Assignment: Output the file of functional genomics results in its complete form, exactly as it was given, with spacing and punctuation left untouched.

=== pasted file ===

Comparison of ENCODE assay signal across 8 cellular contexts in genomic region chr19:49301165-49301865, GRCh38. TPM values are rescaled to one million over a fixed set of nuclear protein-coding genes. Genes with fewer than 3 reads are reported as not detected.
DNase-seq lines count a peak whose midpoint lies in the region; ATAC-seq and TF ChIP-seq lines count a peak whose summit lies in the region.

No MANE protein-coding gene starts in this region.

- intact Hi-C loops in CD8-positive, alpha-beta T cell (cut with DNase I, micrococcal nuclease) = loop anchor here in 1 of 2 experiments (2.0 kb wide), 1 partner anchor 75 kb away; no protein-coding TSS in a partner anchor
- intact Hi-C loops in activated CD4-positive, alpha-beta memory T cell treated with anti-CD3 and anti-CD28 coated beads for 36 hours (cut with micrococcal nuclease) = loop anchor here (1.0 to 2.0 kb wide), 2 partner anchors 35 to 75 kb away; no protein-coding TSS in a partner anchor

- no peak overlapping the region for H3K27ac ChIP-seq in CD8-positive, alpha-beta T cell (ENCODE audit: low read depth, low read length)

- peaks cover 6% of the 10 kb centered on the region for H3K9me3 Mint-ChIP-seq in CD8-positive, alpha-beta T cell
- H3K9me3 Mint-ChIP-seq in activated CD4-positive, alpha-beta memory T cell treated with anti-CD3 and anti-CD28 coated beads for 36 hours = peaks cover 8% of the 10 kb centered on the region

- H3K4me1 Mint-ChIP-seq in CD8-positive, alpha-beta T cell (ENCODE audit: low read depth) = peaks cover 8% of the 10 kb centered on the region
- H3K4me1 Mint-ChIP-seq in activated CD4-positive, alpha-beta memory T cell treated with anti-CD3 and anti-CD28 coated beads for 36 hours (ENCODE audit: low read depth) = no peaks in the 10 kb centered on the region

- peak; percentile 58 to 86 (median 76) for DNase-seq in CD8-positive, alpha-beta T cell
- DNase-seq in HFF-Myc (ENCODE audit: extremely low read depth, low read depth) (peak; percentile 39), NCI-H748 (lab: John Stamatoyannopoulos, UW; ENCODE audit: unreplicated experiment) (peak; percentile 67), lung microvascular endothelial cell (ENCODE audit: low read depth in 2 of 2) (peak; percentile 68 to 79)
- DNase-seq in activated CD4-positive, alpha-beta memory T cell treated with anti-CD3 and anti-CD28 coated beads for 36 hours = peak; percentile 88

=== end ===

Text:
Comparison of ENCODE assay signal across 8 cellular contexts in genomic region chr19:49301165-49301865, GRCh38. TPM values are rescaled to one million over a fixed set of nuclear protein-coding genes. Genes with fewer than 3 reads are reported as not detected.
DNase-seq lines count a peak whose midpoint lies in the region; ATAC-seq and TF ChIP-seq lines count a peak whose summit lies in the region.

No MANE protein-coding gene starts in this region.

- intact Hi-C loops in CD8-positive, alpha-beta T cell (cut with DNase I, micrococcal nuclease) = loop anchor here in 1 of 2 experiments (2.0 kb wide), 1 partner anchor 75 kb away; no protein-coding TSS in a partner anchor
- intact Hi-C loops in activated CD4-positive, alpha-beta memory T cell treated with anti-CD3 and anti-CD28 coated beads for 36 hours (cut with micrococcal nuclease) = loop anchor here (1.0 to 2.0 kb wide), 2 partner anchors 35 to 75 kb away; no protein-coding TSS in a partner anchor

- no peak overlapping the region for H3K27ac ChIP-seq in CD8-positive, alpha-beta T cell (ENCODE audit: low read depth, low read length)

- peaks cover 6% of the 10 kb centered on the region for H3K9me3 Mint-ChIP-seq in CD8-positive, alpha-beta T cell
- H3K9me3 Mint-ChIP-seq in activated CD4-positive, alpha-beta memory T cell treated with anti-CD3 and anti-CD28 coated beads for 36 hours = peaks cover 8% of the 10 kb centered on the region

- H3K4me1 Mint-ChIP-seq in CD8-positive, alpha-beta T cell (ENCODE audit: low read depth) = peaks cover 8% of the 10 kb centered on the region
- H3K4me1 Mint-ChIP-seq in activated CD4-positive, alpha-beta memory T cell treated with anti-CD3 and anti-CD28 coated beads for 36 hours (ENCODE audit: low read depth) = no peaks in the 10 kb centered on the region

- peak; percentile 58 to 86 (median 76) for DNase-seq in CD8-positive, alpha-beta T cell
- DNase-seq in HFF-Myc (ENCODE audit: extremely low read depth, low read depth) (peak; percentile 39), NCI-H748 (lab: John Stamatoyannopoulos, UW; ENCODE audit: unreplicated experiment) (peak; percentile 67), lung microvascular endothelial cell (ENCODE audit: low read depth in 2 of 2) (peak; percentile 68 to 79)
- DNase-seq in activated CD4-positive, alpha-beta memory T cell treated with anti-CD3 and anti-CD28 coated beads for 36 hours = peak; percentile 88